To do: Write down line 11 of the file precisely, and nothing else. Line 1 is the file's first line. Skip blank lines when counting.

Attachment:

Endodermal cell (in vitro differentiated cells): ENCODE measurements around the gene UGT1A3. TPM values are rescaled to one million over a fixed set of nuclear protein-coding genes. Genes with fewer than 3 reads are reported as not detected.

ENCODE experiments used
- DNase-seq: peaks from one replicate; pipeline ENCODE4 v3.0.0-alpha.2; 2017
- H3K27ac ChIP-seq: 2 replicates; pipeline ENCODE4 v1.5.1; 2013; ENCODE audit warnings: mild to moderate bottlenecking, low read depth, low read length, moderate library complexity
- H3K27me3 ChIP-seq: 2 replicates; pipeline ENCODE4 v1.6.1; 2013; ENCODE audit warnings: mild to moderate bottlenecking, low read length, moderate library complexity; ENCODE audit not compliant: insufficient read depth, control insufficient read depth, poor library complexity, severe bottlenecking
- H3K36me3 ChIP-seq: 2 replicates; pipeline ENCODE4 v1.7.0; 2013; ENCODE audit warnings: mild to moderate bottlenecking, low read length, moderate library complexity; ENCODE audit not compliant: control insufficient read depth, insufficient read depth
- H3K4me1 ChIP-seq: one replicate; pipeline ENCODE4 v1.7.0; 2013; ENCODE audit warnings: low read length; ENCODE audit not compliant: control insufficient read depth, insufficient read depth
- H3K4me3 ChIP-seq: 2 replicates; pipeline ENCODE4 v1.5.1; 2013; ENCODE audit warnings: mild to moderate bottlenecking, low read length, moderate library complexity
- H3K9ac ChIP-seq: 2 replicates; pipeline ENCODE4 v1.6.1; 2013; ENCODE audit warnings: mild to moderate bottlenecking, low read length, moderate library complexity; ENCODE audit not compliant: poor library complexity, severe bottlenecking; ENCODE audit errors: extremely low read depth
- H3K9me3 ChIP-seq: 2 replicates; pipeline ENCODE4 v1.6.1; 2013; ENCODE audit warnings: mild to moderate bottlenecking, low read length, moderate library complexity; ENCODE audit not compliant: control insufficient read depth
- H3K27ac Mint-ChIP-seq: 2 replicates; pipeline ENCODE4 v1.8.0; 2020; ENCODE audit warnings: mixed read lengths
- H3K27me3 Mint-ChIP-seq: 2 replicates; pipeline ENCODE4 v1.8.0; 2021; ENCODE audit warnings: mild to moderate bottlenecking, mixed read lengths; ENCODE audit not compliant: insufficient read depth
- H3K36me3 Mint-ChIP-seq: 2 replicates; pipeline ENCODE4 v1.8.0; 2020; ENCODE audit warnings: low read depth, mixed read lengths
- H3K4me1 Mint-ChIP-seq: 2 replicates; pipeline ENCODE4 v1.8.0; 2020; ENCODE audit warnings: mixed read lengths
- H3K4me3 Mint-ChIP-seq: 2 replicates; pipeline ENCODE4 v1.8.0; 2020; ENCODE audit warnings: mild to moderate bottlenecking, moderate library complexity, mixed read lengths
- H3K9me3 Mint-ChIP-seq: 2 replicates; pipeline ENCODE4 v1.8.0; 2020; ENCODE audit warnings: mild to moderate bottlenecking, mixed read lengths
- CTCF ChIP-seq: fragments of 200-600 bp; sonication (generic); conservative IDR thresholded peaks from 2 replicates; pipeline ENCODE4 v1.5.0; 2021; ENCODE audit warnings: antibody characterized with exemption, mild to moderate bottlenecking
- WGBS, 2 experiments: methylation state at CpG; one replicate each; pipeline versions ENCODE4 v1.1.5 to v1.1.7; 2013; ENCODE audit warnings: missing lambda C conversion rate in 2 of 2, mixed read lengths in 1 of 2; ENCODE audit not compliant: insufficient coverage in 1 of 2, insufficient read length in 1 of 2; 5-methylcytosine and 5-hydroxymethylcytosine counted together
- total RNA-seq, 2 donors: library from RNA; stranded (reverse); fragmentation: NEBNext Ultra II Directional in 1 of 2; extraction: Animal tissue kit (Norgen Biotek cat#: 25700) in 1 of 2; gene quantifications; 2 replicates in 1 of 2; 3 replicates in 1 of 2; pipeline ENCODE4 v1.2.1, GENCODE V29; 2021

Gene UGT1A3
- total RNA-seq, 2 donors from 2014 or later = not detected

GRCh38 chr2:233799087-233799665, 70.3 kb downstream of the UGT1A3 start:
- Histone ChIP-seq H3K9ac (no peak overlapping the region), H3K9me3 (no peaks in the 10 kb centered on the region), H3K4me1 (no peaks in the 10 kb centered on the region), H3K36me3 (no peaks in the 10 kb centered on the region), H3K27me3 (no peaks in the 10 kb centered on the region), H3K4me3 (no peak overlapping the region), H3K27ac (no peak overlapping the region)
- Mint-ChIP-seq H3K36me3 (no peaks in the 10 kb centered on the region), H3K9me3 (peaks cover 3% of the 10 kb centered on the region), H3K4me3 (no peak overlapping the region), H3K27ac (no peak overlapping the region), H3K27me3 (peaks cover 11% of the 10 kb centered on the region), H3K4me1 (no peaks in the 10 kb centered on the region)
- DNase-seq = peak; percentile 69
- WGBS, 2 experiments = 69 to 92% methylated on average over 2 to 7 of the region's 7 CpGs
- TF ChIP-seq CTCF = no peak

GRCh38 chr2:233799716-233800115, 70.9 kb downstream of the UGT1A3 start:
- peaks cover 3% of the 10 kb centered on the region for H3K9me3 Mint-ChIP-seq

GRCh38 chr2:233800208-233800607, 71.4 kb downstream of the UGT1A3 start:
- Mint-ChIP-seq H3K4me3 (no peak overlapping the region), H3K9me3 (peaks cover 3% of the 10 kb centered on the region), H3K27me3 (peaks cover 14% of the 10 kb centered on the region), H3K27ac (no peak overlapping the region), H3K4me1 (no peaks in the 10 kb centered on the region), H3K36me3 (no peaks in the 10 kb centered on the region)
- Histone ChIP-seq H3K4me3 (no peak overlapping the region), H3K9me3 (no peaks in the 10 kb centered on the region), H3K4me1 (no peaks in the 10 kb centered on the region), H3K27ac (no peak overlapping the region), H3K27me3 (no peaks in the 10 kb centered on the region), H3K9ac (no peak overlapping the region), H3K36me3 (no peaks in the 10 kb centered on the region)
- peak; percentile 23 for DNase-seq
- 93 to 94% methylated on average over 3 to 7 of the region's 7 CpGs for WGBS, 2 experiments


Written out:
- H3K27ac Mint-ChIP-seq: 2 replicates; pipeline ENCODE4 v1.8.0; 2020; ENCODE audit warnings: mixed read lengths